Fire Fighter Suffers a Heart Attack and Dies While Exercising In Firehouse - New York
Death in the Line of Duty…A summary of a NIOSH fire fighter fatality investigation
F2002-46 Date Released: January 7, 2004
On January 4, 2001, a 39-year-old male Fire Fighter collapsed while exercising in the fitness room of his firehouse. He was found approximately five to ten minutes later by a fellow crew member. The crew member noted the fire fighters cyanotic appearance, checked his vital signs, and found no pulse. He notified Emergency Medical Services (EMS) of a “down” firefighter, and initiated cardiopulmonary resuscitation (CPR), including the use of an automated external defibrillator (AED). Despite CPR and advanced life support (ALS) administered on scene, en-route, and at the hospital, the victim died. The death certificate, completed by the Medical Examiner’s Office listed “atherosclerotic cardiovascular disease” as the immediate cause of death. Pertinent autopsy results included: 1) marked atherosclerotic coronary artery disease (CAD), 2) focal fibrotic changes of the heart adjacent to its conduction fibers consistent with a remote (at least three months prior) heart attack (myocardial infarction), 3) myxoid changes of the mitral valve, and 4) no evidence of blood clots in the lung arteries (pulmonary emboli).
The following recommendations address some general health and safety issues. This list includes some preventive measures that have been recommended by other agencies to reduce the risk of on-the-job heart attacks and sudden cardiac arrest among fire fighters. These selected recommendations have not been evaluated by National Institute for Occupational Safety and Health (NIOSH), but they represent published research or consensus votes of technical committees of the National Fire Protection Association (NFPA) or fire service labor/management groups. However, it is unknown if any of these recommendations could have prevented the unfortunate death of this fire fighter.
- Phase in a mandatory wellness/fitness program for fire fighters to reduce risk factors for cardiovascular disease and improve cardiovascular capacity.
Although unrelated to this fatality, the Fire Department should consider this additional recommendation based on safety considerations:
- Use a secondary (technological) test to confirm appropriate placement of the endotracheal (ET) tube during emergency intubations.
INTRODUCTION & METHODS
On January 4, 2001, a 39-year-old male Fire Fighter collapsed while exercising in the fitness area of the fire station. Despite CPR by on-scene fire fighters (trained and certified as first responders) and ALS by ambulance paramedics and the hospital emergency department, the victim died. NIOSH was notified of this fatality on January 5, 2001, by the United States Fire Administration. On September 6, 2001, NIOSH contacted the affected Fire Department (FD) to initiate the investigation. On December 2, 2002, an occupational nurse practitioner, occupational physician and a Safety and Occupational Health Specialist from the NIOSH Fire Fighter Fatality Investigation Team traveled to New York to conduct an onsite investigation of the incident.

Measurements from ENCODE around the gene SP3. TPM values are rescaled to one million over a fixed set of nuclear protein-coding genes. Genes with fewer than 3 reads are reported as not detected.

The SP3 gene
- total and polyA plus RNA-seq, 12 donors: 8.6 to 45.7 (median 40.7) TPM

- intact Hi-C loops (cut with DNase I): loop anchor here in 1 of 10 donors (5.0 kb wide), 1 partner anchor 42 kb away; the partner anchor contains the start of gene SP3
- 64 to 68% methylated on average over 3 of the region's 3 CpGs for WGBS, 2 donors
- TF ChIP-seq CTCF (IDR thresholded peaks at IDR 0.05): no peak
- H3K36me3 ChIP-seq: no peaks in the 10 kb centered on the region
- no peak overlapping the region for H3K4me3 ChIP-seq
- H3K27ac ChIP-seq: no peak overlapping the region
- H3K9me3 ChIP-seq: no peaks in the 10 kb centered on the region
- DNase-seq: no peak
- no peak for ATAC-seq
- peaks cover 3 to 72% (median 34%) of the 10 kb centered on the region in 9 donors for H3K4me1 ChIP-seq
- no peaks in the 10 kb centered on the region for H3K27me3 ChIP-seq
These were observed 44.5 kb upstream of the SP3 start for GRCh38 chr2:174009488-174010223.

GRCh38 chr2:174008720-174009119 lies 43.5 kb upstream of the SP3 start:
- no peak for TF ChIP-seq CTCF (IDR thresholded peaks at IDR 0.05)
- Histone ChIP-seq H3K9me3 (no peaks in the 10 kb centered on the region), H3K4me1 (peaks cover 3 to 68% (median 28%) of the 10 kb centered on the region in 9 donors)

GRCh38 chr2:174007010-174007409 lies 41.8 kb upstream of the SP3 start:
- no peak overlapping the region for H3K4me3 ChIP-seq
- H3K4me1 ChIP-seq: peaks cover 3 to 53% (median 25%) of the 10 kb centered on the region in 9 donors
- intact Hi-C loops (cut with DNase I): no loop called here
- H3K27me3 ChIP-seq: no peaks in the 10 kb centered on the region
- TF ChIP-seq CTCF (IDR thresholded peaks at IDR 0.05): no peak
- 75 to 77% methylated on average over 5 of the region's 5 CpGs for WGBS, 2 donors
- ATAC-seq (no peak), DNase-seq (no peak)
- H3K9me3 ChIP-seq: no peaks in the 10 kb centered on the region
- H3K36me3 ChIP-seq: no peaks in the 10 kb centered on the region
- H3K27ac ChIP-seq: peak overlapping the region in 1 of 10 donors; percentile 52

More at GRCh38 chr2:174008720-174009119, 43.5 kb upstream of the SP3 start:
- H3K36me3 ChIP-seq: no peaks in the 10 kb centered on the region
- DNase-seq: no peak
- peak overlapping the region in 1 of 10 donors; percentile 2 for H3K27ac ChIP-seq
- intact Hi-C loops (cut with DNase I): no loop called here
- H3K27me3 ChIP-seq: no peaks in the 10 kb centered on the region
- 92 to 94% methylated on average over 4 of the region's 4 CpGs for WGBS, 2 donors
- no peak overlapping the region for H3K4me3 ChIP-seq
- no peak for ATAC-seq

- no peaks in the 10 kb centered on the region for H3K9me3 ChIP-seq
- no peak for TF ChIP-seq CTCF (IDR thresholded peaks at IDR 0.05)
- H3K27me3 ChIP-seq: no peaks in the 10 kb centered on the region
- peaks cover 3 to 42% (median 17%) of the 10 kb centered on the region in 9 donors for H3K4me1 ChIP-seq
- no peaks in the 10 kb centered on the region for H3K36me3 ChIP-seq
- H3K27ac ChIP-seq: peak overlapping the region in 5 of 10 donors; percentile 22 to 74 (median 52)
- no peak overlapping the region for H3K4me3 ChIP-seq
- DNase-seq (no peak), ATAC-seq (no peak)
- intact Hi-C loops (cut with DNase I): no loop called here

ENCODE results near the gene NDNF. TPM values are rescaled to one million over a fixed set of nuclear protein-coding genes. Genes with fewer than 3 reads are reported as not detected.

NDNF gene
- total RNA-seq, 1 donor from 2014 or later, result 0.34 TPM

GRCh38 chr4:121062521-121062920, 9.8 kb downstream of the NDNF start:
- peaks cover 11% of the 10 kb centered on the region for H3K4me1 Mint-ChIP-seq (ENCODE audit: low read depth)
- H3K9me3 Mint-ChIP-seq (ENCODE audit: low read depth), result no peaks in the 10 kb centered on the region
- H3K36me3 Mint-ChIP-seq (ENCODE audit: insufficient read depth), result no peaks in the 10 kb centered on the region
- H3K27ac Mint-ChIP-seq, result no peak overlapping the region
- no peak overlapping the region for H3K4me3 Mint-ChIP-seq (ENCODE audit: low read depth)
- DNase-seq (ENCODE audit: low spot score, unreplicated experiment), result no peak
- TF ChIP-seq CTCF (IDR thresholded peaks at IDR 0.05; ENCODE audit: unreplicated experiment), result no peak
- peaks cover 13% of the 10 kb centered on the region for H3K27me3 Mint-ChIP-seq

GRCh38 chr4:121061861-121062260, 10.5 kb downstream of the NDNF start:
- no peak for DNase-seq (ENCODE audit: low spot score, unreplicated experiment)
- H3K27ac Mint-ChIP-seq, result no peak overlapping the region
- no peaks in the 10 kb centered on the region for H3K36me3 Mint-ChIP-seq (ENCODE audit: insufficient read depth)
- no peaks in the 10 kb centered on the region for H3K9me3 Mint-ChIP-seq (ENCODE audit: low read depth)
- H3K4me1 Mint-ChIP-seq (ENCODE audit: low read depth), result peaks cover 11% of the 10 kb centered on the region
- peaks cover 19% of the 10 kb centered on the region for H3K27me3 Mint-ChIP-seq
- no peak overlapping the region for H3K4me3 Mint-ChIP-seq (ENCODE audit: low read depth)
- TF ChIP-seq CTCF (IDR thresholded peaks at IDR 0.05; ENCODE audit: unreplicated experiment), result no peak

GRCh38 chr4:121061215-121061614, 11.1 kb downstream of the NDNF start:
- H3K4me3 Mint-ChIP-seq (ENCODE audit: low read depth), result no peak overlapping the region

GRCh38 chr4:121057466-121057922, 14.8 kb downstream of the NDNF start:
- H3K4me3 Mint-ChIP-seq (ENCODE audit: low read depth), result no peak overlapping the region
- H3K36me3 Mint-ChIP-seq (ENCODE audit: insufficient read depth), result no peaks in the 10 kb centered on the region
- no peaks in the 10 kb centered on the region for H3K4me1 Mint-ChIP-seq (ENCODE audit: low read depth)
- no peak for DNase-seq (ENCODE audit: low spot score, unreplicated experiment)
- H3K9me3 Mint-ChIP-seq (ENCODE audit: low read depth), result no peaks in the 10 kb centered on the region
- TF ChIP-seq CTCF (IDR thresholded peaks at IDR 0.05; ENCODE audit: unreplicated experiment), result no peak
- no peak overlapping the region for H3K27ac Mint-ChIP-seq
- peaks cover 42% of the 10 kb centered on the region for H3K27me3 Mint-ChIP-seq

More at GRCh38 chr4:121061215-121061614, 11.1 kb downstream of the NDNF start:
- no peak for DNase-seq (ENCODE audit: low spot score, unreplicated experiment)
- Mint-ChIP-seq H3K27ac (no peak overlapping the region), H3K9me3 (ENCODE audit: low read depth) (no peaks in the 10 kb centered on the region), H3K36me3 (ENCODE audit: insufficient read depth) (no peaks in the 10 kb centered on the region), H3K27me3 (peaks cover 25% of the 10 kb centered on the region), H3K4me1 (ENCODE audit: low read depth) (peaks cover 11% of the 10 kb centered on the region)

During the investigation NIOSH personnel met and/or interviewed the following:
- FD Executive Officer, Safety Command
- FD Deputy Chief Medical Officer
- Director, Occupational Safety and Health
- EMS personnel
- Local Union Safety Representative
- Crew members on-duty with the victim
- Victim’s wife.
During the site-visit NIOSH personnel reviewed:
- FD investigative report of the fatality
- FD policies and operating guidelines
- FD training records of the victim
- FD medical records of the victim
- FD annual report for 2000
- Hospital records
- Emergency medical service (ambulance) report
- Death certificate
- Autopsy report.
Incident. On January 4, 2001, at approximately 0915 hours (at the conclusion of his shift), the deceased firefighter was last seen heading to the fitness area of the fire station. Approximately five to ten minutes later, a fellow firefighter observed the victim lying on the treadmill. He thought the victim was stretching, but as he approached, he noted the victim had a cyanotic appearance. He quickly checked his vital signs and found no pulse and no respirations. The crew member ran back upstairs to activate the EMS system and retrieve the AED.